4 mins

The psychology of comfort eating

Eating our hearts out 

Eating is arguably at the very centre of our being.  It plays a complicated role in our daily lives and wellbeing, as well as a key part in how many of us socialise and spend time with others.  For very few people, food is merely a means of staying alive; eating only what is needed in order to maintain their health and their ability to function throughout the day. For the majority, however, food has a more complex role in their wellbeing; it can be an opportunity to socialise with loved ones, a rite of passage or a ritual to mark a special occasion (such as a birthday cake or wedding cake).  It can also be a way of self-soothing in times of distress (widely known as comfort eating), and it can also be a sign of difficult economic times and social hardship when food is scarce.

The fact is, for the vast majority, food is one of life’s great pleasures.  Many people, therefore, use food as a way of soothing their emotions from time to time and indeed there is nothing wrong with eating for comfort every now and again.  However, comfort eating, or “emotional eating” as it is more commonly termed by psychological therapists, becomes problematic when it becomes our automatic response to soothing difficult thoughts and feelings.

If every time we got bored, sad, or stressed, we ate half a cake for example, it wouldn’t be long until we struggled with obesity and the many physical health co-morbidities that often accompany obesity, such as a Diabetes, high-blood pressure, muscle and joint complaints, as well as difficulties with basic activities of daily living, such as bathing and dressing.  And with obesity often comes an array of complex mental health co-morbidities too, such as low self-esteem, social anxiety, self-loathing, and depression.  Many people who engage in psychological therapy (and their psychological therapists) often overlook their complex relationship with food and eating when they are being treated for these mental health difficulties.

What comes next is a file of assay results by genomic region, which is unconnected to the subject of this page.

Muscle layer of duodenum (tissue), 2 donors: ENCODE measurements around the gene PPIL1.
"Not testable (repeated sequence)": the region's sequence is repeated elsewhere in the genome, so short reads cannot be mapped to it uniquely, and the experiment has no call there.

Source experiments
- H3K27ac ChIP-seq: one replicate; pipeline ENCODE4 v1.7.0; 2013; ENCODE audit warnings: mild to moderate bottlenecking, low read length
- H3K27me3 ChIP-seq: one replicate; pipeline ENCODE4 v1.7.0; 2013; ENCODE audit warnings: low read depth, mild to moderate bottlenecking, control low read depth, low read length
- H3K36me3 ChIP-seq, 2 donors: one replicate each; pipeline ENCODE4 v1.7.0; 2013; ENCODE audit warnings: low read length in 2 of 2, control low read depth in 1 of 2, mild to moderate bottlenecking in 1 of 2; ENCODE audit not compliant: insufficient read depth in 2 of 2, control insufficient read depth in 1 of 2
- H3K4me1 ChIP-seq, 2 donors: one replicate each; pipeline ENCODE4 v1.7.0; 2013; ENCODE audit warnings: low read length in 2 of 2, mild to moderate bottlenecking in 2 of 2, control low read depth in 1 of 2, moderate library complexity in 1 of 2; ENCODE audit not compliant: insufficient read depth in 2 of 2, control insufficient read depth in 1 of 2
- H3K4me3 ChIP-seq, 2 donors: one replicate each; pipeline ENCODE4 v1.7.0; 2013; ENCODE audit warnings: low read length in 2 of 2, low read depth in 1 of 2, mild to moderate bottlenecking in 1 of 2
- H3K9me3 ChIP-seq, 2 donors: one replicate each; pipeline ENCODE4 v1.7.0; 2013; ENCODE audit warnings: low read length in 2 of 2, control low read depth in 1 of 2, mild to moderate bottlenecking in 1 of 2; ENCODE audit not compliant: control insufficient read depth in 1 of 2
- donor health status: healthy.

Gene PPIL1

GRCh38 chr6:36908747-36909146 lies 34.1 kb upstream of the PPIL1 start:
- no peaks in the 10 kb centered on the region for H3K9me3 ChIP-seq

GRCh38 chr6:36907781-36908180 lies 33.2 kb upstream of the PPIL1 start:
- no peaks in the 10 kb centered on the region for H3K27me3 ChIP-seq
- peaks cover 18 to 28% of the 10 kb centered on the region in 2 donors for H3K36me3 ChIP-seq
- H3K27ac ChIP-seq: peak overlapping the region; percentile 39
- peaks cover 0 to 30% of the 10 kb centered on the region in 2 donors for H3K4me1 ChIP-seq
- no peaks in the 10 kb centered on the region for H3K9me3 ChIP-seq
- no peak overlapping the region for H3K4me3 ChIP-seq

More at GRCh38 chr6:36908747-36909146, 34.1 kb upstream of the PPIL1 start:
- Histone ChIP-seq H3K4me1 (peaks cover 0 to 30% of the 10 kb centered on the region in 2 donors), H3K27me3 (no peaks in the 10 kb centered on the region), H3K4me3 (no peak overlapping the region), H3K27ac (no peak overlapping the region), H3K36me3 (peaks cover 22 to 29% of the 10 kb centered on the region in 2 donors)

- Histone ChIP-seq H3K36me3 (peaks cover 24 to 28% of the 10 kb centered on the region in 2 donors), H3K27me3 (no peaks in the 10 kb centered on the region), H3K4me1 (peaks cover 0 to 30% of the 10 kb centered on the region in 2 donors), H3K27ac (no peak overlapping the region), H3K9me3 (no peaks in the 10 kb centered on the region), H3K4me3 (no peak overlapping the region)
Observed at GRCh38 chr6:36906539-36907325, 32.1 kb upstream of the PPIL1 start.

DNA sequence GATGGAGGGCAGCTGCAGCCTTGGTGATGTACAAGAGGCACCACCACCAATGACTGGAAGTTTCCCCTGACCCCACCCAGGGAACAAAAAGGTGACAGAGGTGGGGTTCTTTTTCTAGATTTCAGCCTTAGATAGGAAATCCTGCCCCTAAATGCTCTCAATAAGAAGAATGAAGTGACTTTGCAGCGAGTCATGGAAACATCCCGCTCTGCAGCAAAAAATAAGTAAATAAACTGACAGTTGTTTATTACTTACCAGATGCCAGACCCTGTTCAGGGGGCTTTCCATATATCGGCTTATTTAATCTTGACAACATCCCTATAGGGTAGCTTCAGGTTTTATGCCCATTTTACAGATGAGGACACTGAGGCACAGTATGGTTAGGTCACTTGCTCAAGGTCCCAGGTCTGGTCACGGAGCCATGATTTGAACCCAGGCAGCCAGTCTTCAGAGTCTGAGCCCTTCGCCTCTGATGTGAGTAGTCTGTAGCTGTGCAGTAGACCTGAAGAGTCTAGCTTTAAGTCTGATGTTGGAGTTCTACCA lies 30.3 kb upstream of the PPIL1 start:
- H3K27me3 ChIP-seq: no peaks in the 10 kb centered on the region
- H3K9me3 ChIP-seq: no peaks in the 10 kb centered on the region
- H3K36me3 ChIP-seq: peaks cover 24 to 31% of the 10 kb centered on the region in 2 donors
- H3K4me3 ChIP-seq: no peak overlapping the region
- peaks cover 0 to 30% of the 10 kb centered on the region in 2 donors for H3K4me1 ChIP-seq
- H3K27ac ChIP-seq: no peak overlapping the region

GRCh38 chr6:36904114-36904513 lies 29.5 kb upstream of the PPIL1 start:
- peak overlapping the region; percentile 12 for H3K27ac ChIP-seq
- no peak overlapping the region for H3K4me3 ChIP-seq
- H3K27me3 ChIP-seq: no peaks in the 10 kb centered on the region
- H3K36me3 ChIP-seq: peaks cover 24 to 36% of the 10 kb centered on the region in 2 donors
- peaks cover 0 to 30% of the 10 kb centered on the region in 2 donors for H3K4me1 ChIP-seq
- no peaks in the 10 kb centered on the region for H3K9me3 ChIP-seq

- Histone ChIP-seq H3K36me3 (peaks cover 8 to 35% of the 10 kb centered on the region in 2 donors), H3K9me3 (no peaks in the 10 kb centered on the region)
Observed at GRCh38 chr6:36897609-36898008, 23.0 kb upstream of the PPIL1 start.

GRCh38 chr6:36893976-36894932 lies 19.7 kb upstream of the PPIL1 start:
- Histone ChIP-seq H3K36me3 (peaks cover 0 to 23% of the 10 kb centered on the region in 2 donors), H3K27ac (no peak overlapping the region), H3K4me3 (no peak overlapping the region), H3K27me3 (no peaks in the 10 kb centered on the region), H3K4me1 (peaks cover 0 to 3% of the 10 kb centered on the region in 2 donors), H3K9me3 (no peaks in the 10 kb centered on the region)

Emotional eating may prove a distraction from life’s great abundance of stressors; those precious few minutes where it’s just you and your favourite treat.  Many people who have this relationship with food describe these moments as providing a brief pause in their levels of stress, not dissimilar from someone who gets drunk on alcohol to numb their emotional pain.  Overeating by emotional eating often becomes a vicious cycle that is difficult to break: experiencing certain emotions can leading to emotional eating, leading to reduced low self-esteem, guilt, and shame after the episode, followed by greater susceptibility to stress and a greater dependence on food as a method of trying to soothe these emotions.  The irony is that, in time, food ends up becoming the aggravator, and not the comforter.

It is important to know that if you struggle with emotional eating or a complex relationship with food and eating as a method of coping with emotions, professional help is available.  Psychological therapy can support “emotional eaters” to have a healthy relationship with food and with eating, so that they can eat their favourite treats in moderation, but without depending on it to soothe difficult emotions.  This often results in maintainable weight loss without the need for diets and improved wellbeing.  Through psychological therapy, individuals can develop more appropriate strategies to soothe difficult emotions than by emotionally eating; these strategies will in time result in a greater sense of comfort and self-soothing without the subsequent guilt and shame that often accompanies emotional eating.

Dr Elena Touroni

Dr Elena Touroni

7 December 2016

"Dr. Elena Touroni is a skilled and experienced Consultant Psychologist with a track record of delivering high-quality services for individuals with all common emotional difficulties and those with a diagnosis of personality disorder. She is experienced in service design and delivery, the management of multi-disciplinary teams, organisational consultancy, and development and delivery of both national and bespoke training to providers in the statutory and non-statutory sector."

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Dr Stacie Tay

Dr Stacie Tay attained her BSc (Hons) Psychology at the University of Nottingham and worked as a psychologist at the Institute of Mental Health, Singapore, before returning to the UK to complete her Doctorate in Clinical Psychology at the University College London.   

Dr Tay has worked in a variety of settings within the NHS for more than eight years, including primary and secondary care, specialist psychological services and forensic inpatient settings. She currently works as a Clinical Psychologist at the North East London Foundation Trust.  

She has extensive experience working with individuals and groups, providing evidence-based psychological therapies including Cognitive Behavioural Therapy (CBT), Interpersonal Psychotherapy, Acceptance and Commitment Therapy (ACT), Compassion Focused Therapy (CFT) and Mindfulness-based approaches as well as Schema-informed therapy.   

Dr Tay’s clinical experience involves working with people who present with a range of mild to severe mental health difficulties. This includes depression, anxiety (OCD, social anxiety, panic disorder, generalized anxiety disorder, health anxiety, phobia-related disorders, PTSD), stress related issues, low self-esteem, complex trauma, interpersonal difficulties, grief and bereavement, and long-term health conditions.